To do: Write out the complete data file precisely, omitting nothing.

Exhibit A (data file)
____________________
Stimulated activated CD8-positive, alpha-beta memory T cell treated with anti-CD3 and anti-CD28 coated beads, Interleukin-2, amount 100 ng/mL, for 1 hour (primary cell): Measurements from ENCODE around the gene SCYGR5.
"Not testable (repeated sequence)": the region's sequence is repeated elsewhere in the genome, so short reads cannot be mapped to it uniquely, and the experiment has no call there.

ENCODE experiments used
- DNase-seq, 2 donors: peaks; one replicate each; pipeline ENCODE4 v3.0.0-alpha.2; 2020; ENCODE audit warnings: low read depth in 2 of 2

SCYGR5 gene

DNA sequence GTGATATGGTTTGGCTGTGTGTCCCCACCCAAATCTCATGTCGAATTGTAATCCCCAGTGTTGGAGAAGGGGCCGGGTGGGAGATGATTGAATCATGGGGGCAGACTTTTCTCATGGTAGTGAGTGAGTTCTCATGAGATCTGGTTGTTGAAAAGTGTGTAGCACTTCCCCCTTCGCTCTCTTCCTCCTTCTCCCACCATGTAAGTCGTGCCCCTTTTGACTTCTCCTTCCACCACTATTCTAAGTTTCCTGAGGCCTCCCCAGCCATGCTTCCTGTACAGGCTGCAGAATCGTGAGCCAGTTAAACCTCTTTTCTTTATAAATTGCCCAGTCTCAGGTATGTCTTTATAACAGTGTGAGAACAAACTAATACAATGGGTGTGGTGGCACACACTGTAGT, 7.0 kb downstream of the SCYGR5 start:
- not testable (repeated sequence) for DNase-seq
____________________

Stimulated activated CD8-positive, alpha-beta memory T cell treated with anti-CD3 and anti-CD28 coated beads, Interleukin-2, amount 100 ng/mL, for 1 hour (primary cell): Measurements from ENCODE around the gene SCYGR5.
"Not testable (repeated sequence)": the region's sequence is repeated elsewhere in the genome, so short reads cannot be mapped to it uniquely, and the experiment has no call there.

ENCODE experiments used
- DNase-seq, 2 donors: peaks; one replicate each; pipeline ENCODE4 v3.0.0-alpha.2; 2020; ENCODE audit warnings: low read depth in 2 of 2

SCYGR5 gene

DNA sequence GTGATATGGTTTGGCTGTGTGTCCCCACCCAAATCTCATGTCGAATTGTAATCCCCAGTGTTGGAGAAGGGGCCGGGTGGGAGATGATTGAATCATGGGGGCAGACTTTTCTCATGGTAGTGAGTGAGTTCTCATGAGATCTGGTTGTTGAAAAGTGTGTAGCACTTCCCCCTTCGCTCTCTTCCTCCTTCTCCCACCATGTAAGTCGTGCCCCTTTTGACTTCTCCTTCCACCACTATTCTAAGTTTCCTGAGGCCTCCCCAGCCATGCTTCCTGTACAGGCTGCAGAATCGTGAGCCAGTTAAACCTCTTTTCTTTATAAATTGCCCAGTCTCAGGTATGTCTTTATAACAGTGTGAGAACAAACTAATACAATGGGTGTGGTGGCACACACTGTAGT, 7.0 kb downstream of the SCYGR5 start:
- not testable (repeated sequence) for DNase-seq